David Trevor here. I’m not sure I’ve got the knack of writing headers.
I can explain. Yesterday LB sent out a newsletter all about the Limited Hardcover Edition of The Burglar Who Counted the Spoons. I’ve been swamped with orders, and they keep coming in. (I like that part.) But several people have written in, wondering how to go about buying the book via PayPal. They’re familiar with PayPal, they use it for eBay purchases all the time, but in the absence of an invoice or an order form, how can they do it?
Here’s what I’ve said in my replies:
Just click here and you’ll go to a page on PayPal where they walk you right through the process. When they ask the address of the person to whom you’re making the payment, enter firstname.lastname@example.org. The amount of the payment is the full postpaid price, so that’s $79.99 for US orders, $94.99 for Canada, and $104.99 everywhere else. Make sure to input your shipping address, and there’s room for you to enter your email address in a note to the seller, along with anything else you want to tell us.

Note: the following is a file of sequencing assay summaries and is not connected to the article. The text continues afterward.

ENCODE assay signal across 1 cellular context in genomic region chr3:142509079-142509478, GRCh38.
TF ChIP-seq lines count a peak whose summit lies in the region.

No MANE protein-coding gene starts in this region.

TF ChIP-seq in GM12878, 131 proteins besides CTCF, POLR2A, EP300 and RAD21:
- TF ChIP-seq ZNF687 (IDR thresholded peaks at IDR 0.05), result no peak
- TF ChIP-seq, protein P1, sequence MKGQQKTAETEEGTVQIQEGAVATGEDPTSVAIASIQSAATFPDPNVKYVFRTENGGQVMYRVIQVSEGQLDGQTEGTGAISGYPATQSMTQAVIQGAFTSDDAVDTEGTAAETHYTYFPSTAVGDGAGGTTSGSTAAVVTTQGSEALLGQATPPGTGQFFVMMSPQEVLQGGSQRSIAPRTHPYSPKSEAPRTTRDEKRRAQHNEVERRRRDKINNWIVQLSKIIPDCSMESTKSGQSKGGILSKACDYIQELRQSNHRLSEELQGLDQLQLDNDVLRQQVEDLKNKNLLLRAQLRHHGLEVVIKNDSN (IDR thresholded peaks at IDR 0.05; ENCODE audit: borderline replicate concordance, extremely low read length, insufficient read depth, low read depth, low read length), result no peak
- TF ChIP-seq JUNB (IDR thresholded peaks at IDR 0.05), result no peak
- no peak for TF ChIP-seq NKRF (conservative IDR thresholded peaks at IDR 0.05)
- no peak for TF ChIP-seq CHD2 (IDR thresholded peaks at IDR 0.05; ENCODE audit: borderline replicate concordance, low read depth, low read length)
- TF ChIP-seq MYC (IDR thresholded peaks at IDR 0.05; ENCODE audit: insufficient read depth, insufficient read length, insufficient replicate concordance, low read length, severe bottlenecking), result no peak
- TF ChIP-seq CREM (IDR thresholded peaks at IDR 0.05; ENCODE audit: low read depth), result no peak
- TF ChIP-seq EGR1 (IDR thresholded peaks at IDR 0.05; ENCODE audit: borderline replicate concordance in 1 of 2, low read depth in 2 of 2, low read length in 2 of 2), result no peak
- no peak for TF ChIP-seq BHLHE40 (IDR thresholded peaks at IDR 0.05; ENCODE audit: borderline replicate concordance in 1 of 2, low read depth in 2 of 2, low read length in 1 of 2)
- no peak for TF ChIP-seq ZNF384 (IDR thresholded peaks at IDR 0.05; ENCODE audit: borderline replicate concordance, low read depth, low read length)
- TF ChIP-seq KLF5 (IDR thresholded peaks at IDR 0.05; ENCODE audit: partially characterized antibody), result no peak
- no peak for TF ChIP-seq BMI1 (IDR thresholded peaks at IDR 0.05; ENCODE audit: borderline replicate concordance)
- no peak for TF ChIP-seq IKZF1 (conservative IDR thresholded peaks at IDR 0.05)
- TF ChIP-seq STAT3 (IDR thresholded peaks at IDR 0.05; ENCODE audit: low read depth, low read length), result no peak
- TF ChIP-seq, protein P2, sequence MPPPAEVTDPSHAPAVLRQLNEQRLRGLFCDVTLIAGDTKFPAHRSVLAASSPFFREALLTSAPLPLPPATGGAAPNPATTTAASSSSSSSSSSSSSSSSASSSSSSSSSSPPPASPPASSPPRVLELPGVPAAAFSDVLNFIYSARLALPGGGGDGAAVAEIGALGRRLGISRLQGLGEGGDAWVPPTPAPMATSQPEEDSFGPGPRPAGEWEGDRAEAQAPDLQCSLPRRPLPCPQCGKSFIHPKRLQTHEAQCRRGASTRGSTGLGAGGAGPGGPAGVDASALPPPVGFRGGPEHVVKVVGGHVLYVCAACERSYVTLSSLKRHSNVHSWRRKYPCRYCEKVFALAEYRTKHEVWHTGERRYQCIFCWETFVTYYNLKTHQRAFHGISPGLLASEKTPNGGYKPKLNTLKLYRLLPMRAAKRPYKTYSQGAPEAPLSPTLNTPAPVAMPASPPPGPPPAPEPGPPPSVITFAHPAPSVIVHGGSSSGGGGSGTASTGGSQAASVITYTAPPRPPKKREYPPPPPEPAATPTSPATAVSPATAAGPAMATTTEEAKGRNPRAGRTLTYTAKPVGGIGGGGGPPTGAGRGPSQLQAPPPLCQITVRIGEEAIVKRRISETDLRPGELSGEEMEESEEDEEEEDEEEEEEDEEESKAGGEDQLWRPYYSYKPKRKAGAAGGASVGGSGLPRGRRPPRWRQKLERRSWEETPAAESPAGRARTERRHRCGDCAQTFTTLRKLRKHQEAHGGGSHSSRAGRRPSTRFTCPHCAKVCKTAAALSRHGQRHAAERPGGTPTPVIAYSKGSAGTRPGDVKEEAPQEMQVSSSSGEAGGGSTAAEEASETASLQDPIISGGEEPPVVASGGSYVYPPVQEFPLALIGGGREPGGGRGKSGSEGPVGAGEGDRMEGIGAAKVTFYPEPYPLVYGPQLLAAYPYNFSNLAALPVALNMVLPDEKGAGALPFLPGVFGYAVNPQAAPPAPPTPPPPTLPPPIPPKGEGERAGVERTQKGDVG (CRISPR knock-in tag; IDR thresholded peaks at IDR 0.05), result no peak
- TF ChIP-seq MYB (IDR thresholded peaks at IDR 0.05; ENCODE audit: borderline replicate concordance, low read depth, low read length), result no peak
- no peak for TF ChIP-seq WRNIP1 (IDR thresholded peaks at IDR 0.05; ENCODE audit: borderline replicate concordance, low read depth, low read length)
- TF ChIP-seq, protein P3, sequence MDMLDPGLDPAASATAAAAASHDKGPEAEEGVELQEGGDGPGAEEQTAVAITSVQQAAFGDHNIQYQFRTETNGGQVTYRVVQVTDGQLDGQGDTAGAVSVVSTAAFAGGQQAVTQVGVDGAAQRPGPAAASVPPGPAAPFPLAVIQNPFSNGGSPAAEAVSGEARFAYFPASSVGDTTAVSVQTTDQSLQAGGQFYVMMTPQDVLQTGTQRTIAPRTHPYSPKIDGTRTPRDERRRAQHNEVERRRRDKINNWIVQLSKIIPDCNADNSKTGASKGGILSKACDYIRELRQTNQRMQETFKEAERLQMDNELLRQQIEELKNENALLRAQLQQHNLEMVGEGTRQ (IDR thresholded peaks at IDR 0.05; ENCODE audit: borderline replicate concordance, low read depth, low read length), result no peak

Any problem, just let me know.
David Trevor for LB
See? Nothing to it—but you have to know how to approach it, and we should have explained earlier. I’m sure those of you who took the trouble to write weren’t the only ones wondering. Thus this blog post.
Oops! A close friend of LB’s just emailed him with this useful thought:
“Thought about this yesterday, meant to write. Sorry to bring up one additional point about it all – but there are some people who have never used PayPal for anything and think they have to have a PayPal account to do so. DT might therefore want to send out a little addendum assuring everyone that they do not need a PP account for this but rather can use any old credit or debit card they have, just as they would in a store, simply using PayPal to facilitate the transaction.”
A good point. And LB tells me that the source of this wisdom is Jerrold Mundis, author of How to Get Out of Debt, Stay Out of Debt, and Live Prosperously. If he says it’s okay, how can you go wrong?